The New Community

Like most fans, I tuned into season 4 of COMMUNITY with trepidation. The first line of the post-Dan Harmon season was appropriate: "Does something feel different?" It was important to me that they acknowledge Harmon's firing. The show had cultivated a relationship with its cult following, and if they wanted to put us at ease that the heart would be intact, they had to acknowledge it in even a brief, metatextual way.

But we're 5 episodes in now, and the feeling that this is not the same show, and never will be, is starting to creep over every laughless half hour. It's not that the show is bad, or even unfunny. It's just no longer a great show, one that I would be eager to show to strangers or recommend to my friends. In their right-headed move to retain their fanbase, they've simultaneously made it a show that's just for us.

Back when "Modern Warfare" became the show's signature hit, it was hard not to share it. It inspired such a vibrant enthusiasm that people felt like it had to be spread. I was at someone's house, a friend of a friend, and when we found out someone hadn't seen an episode of the show, he brought it up on the DVR. He had saved it.

There haven't been any highs this season at all. I recognize that it's still early, but the weaknesses in the show as it has continued so far don't give me a lot of hope. During these episodes, I'll laugh out loud once if I'm lucky, usually because Donald Glover has sold even a mediocre line with his delivery. Otherwise, it's mostly silent acknowledgements of jokes. I recognize the humor, appreciate it, but I don't necessarily feel anything. I keep watching because it's just what I've become accustomed to watching on television. These are just characters I know and I like seeing that they're still around going about their ficitonal lives. But that investment didn't grow in this batch. It wasn't even really watered.

I agree with Vulture that a lot of these seeds were planted during Harmon's tenure as showrunner. The Troy/Britta relationship has no chemistry, half the characters reveal themselves to be somewhat rusty story engines and maybe the spoof & gimmick episodes have reached a saturation point. I also agree that Dan Harmon was part of the allure; we saw COMMUNITY as his work and we wanted to see what he would come up with next. Without him, it begins to feel like people are propping up a Harmon-looking puppet, hoping that they can capture the trappings of his style and outlook without having him actually there.

I've questioned, frequently, whether any of this criticism is fair. I don't know if I would have felt any of this if I remained ignorant to what was going on behind the camera. But if the knowledge of Harmon's absence and Chevy Chase's impending departure forced me to take a more critical lens to the show, then maybe it needed it. Maybe part of Harmon's talent is in appealing to us in such a way that we could gloss over these flaws.

All of these feelings really only solidified in the last two episodes. It had always felt uneven, but I was willing to give it time and the benefit of the doubt. They retained a talented cast and crew and writer's room, there's no reason why it couldn't have some highlights. Then came a flat, unearned Shawshank Redemption parody. Although it kind of ended on a joke that they were never meant to do a Shawshank Redemption homage, they certainly initially tried to with perplexing, empty references like smuggling a stick of gum in a hollowed out book. They didn't need it, it didn't mean anything, and it wasn't established that it would be hard to get, but it happened in the movie so they just did it in the episode.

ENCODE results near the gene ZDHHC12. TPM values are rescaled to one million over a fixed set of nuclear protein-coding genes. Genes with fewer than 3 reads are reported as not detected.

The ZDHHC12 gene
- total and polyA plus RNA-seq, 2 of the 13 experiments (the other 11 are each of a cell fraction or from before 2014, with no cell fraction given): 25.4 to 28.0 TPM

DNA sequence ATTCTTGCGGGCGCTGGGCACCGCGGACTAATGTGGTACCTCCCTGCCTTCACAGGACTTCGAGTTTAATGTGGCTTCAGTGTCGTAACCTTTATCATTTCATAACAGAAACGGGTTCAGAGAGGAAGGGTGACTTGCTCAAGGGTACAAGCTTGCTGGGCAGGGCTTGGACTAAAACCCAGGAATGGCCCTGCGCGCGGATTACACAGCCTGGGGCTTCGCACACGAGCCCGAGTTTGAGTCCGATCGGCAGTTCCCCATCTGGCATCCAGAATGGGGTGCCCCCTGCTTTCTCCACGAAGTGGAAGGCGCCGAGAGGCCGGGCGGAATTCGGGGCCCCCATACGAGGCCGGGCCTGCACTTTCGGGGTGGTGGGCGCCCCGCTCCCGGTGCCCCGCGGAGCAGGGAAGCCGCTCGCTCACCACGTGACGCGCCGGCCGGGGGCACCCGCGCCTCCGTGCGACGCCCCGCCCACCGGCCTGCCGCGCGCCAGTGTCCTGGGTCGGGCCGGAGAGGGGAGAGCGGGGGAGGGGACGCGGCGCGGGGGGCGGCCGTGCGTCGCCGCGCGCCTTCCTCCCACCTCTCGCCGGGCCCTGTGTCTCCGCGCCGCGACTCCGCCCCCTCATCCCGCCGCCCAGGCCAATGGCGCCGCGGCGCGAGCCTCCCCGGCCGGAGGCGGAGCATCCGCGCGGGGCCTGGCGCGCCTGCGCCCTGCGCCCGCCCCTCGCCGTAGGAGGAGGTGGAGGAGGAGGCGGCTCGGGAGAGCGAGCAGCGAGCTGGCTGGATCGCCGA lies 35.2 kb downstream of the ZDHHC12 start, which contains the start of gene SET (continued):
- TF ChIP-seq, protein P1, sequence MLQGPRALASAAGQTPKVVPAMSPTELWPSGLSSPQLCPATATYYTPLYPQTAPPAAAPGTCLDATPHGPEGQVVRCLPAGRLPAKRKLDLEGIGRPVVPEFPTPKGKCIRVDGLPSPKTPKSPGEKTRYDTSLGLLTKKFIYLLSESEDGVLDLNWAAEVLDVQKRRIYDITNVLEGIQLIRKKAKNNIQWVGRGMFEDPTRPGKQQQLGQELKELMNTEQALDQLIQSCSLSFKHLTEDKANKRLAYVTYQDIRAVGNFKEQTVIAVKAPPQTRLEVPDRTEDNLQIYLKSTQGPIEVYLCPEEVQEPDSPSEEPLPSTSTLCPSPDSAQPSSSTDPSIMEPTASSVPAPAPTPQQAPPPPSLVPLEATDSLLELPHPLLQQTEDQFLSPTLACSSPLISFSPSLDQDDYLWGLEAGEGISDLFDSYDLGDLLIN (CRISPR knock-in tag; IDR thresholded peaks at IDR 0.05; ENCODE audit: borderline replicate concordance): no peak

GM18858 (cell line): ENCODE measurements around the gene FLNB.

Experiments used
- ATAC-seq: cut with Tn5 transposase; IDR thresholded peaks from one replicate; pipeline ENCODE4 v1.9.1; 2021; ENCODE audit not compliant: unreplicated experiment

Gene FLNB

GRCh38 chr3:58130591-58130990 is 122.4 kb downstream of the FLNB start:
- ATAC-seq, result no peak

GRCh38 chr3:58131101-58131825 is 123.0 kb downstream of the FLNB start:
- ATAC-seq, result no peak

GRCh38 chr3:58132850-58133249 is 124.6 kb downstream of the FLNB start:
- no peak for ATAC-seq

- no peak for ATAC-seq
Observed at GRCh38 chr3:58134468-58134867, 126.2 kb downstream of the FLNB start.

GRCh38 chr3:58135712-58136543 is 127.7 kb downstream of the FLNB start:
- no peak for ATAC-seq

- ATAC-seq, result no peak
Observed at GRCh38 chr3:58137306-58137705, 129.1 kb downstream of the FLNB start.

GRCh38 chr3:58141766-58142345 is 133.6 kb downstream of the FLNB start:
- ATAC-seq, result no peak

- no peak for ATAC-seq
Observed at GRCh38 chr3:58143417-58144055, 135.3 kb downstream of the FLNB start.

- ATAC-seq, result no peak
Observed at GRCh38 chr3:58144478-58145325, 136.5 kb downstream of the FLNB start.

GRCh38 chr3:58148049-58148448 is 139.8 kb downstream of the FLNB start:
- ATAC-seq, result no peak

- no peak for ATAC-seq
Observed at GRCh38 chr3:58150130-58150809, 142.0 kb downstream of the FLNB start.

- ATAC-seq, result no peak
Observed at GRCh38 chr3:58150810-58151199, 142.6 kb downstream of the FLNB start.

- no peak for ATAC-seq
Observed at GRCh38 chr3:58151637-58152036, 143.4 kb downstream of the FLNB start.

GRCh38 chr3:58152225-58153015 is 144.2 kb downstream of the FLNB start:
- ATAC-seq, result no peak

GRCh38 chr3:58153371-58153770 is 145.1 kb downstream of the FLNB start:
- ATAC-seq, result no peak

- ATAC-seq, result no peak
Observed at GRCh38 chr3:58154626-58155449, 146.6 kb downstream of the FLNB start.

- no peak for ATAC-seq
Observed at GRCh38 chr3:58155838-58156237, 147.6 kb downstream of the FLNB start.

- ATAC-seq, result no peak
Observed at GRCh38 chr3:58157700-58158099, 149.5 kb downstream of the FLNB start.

This kind of hollow homage continued to bother me in the next episode, the return of Ben Chang, which was filmed as a documentary for no reason. Previous documentary episodes were done as a way of skewering the genre. Here, it just felt like an easier way to tell the story with voice over and exposition. Again, a perfectly passable episode, but a silent one. It's like decaf coffee at this point.

It's pretty clearly a different, more ordinary show. They don't pack in jokes like sardines, there's more retread than new creation -- the show doesn't even look as amazing as it used to. On DVD commentary and in interviews, Dan Harmon would sometimes brag about special computer chips in cameras they fought for, or point out the inventive shots directors like Justin Lin would knock out. Just look at that top image; It's from season 2 episode 1, and it stuck with me because it was a half hour comedy filmed like a 1 hour drama. Today, they've upped the frame rate making things look clear but cheap, and no one seems to be putting in the kind of singular vision they could brag about.

The departures and the late season delay kind of telegraph that this show is not long for the world. I'm still watching because it's not horrible, but it's not fueled by excitement anymore. I still like these characters and writers well enough, and there's some kind of blank, mindless comfort in seeing that they're still out there creating stories. It's the show that I watch because I've always watched it and there's nothing else on, which is exactly the kind of grind I think the show wanted to avoid.